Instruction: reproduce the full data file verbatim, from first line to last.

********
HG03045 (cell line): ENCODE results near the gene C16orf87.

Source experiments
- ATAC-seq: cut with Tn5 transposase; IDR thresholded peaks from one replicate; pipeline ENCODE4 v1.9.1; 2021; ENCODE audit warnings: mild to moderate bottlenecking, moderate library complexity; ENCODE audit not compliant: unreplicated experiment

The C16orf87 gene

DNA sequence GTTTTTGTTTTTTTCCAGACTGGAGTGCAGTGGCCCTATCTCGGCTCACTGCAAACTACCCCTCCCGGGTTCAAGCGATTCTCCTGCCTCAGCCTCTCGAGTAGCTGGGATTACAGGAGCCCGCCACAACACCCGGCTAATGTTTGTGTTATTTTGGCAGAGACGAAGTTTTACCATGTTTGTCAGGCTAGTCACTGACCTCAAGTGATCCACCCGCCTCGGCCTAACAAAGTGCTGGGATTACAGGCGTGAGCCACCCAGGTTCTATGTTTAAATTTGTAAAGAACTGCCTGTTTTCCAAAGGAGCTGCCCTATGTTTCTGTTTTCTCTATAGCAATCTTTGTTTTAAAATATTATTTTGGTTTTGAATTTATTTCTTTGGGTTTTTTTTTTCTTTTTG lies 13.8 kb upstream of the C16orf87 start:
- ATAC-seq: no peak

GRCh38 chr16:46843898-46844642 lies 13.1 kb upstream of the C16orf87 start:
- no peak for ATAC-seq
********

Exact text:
HG03045 (cell line): ENCODE results near the gene C16orf87.

Source experiments
- ATAC-seq: cut with Tn5 transposase; IDR thresholded peaks from one replicate; pipeline ENCODE4 v1.9.1; 2021; ENCODE audit warnings: mild to moderate bottlenecking, moderate library complexity; ENCODE audit not compliant: unreplicated experiment

The C16orf87 gene

DNA sequence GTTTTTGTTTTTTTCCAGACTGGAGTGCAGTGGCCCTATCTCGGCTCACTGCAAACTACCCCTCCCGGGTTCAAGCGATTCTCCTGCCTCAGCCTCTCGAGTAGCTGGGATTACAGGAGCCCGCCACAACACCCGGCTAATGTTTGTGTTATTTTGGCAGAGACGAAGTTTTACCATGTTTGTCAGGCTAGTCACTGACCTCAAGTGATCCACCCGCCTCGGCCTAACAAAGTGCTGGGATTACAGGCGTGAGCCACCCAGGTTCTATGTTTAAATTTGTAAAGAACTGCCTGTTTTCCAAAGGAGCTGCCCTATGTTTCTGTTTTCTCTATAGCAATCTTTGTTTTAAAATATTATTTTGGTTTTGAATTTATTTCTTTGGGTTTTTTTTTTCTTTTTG lies 13.8 kb upstream of the C16orf87 start:
- ATAC-seq: no peak

GRCh38 chr16:46843898-46844642 lies 13.1 kb upstream of the C16orf87 start:
- no peak for ATAC-seq